Sep. 26, 2013 at 6:09 PM ET
Want a side salad with that Big Mac?
McDonald's says it will start giving customers the choice of a salad, fruit or vegetable as a substitute for french fries in its value meals.
McDonald's Corp. will roll out the change early next year in the U.S., where people will be able to pick a salad instead of fries at no extra cost. McDonald's says it already lets customers make such swaps in some countries, such as France.
But now it says it will work to make the options available in 20 of its biggest markets around the world, which represent 85 percent of sales. McDonald's, which has more than 34,000 locations around the world, said the change will be in place in 30 percent to 50 percent of the areas within the next three years and all the regions by 2020.
The world's biggest hamburger chain made the announcement at the Clinton Global Initiative in New York City, where CEO Don Thompson made an appearance on stage with former President Bill Clinton.
In an interview before the announcement, Thompson said McDonald's is looking at developing other healthy sides that will appeal to customers. He noted that McDonald's could also take the fruits and vegetables it offers in other parts of the world, such as cups of corn and kiwi on a stick, and make them more widely available.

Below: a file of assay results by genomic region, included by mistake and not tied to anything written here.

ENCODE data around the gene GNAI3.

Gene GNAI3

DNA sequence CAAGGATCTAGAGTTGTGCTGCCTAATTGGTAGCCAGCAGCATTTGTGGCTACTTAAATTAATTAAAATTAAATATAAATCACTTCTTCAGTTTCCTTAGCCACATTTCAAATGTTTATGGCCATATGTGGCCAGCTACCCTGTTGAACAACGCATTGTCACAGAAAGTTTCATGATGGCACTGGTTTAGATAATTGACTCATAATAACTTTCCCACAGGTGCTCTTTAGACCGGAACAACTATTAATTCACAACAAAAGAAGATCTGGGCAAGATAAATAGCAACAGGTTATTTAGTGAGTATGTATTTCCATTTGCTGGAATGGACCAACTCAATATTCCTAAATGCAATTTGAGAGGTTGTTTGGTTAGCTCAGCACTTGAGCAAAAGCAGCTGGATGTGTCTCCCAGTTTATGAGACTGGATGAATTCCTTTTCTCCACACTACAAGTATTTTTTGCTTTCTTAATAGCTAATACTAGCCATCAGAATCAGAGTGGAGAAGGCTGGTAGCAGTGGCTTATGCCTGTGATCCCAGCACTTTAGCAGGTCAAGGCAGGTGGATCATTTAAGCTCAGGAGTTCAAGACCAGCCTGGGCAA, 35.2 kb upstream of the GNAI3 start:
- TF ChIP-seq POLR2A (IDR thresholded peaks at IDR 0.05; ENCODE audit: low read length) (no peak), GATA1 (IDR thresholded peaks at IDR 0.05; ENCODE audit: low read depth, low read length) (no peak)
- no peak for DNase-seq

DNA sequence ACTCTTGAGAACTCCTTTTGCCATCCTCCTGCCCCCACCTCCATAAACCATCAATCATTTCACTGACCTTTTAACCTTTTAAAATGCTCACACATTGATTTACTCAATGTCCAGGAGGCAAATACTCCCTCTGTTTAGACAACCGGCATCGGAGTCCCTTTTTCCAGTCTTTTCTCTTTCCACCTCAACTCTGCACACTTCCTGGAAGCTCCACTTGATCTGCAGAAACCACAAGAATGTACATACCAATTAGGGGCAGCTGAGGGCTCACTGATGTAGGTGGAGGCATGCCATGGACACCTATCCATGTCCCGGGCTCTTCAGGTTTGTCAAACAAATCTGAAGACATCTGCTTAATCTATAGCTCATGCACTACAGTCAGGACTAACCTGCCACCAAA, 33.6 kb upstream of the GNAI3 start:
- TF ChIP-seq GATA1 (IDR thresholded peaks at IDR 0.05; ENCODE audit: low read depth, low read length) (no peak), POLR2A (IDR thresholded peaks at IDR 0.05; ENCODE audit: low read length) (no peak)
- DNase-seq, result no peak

"What is it that customers will choose, and what will they eat?" Thompson said. "What we don't want to do is just put something on the menu and say, 'hey, we did it.' We really want consumption."
McDonald's also announced that it would use packaging to make healthier options more attractive for kids. For example, a side of carrots might come in a more colorful, appealing bag. Parents will still be able to order soda with Happy Meals, but McDonald's says it will only promote milk, juice and water on menu boards and in advertising. All advertising to kids will include a "fun nutrition or children's well-being" message, the company said.
The changes follow an announcement by rival Burger King on Tuesday that it would launch a new crinkle-cut french fry that it says has about 20 percent fewer calories than its regular fries. They also come as McDonald's faces criticism from health advocates who say it promotes bad eating habits. After years of outperforming its rivals, McDonald's is also struggling to shake its fast-food image and keep up with shifting tastes. Late last year, McDonald's reported its first monthly sales decline in nearly a decade and sales performance around the world has been choppy ever since.